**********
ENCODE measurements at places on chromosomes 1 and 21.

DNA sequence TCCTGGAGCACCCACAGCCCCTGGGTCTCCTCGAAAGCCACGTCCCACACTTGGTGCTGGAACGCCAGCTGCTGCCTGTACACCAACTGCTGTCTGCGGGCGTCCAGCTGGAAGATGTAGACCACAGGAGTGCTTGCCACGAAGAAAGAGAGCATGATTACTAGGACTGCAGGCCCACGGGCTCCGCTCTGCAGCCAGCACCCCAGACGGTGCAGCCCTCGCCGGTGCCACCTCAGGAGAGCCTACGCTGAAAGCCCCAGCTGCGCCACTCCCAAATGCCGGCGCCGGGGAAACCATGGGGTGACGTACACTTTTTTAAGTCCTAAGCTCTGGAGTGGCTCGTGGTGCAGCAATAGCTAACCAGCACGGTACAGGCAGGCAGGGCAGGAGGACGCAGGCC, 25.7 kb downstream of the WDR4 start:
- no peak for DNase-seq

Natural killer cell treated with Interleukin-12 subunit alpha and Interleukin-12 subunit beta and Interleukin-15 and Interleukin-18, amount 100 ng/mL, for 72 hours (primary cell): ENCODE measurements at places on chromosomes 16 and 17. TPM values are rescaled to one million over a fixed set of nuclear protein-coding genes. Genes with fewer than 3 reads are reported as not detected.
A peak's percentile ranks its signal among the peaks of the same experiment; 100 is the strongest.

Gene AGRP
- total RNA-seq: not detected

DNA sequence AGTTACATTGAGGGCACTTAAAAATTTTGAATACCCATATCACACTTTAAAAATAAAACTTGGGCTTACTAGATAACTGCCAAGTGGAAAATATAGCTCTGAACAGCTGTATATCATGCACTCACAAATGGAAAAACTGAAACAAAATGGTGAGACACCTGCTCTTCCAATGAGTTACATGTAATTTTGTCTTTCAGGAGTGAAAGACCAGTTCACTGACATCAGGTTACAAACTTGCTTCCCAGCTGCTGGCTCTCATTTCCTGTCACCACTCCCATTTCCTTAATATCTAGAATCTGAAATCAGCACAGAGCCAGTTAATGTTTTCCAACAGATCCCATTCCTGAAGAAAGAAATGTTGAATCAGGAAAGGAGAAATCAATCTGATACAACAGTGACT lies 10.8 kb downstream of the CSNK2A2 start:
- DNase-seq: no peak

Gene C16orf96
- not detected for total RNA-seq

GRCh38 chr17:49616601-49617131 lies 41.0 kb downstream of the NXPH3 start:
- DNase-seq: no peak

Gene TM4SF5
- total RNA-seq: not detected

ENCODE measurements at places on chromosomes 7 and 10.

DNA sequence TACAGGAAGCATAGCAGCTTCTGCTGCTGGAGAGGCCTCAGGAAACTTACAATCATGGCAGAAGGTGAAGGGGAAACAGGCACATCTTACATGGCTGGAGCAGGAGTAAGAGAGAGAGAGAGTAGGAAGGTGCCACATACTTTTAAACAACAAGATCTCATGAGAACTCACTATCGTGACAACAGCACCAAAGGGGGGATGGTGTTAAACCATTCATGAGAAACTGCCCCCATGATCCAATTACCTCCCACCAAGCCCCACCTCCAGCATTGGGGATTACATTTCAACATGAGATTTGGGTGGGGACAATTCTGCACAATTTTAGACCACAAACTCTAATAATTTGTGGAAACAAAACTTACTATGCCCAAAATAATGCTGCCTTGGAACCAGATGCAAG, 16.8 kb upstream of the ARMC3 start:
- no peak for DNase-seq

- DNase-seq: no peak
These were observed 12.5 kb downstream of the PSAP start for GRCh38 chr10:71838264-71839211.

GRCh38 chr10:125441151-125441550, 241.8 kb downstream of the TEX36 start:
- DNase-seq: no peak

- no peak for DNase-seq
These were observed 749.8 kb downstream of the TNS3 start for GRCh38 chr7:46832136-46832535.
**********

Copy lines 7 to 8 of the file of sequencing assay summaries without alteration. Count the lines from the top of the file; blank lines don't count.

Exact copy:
- total RNA-seq: not detected

DNA sequence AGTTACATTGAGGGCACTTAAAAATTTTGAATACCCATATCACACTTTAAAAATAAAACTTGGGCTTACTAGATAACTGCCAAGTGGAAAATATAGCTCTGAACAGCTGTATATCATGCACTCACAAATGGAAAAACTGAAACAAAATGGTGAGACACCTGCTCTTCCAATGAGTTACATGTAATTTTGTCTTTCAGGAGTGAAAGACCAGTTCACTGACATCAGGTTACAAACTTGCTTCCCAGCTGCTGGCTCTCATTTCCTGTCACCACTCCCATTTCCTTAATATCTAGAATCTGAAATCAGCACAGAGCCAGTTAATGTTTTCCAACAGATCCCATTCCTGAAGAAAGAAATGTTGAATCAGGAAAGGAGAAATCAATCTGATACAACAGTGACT lies 10.8 kb downstream of the CSNK2A2 start: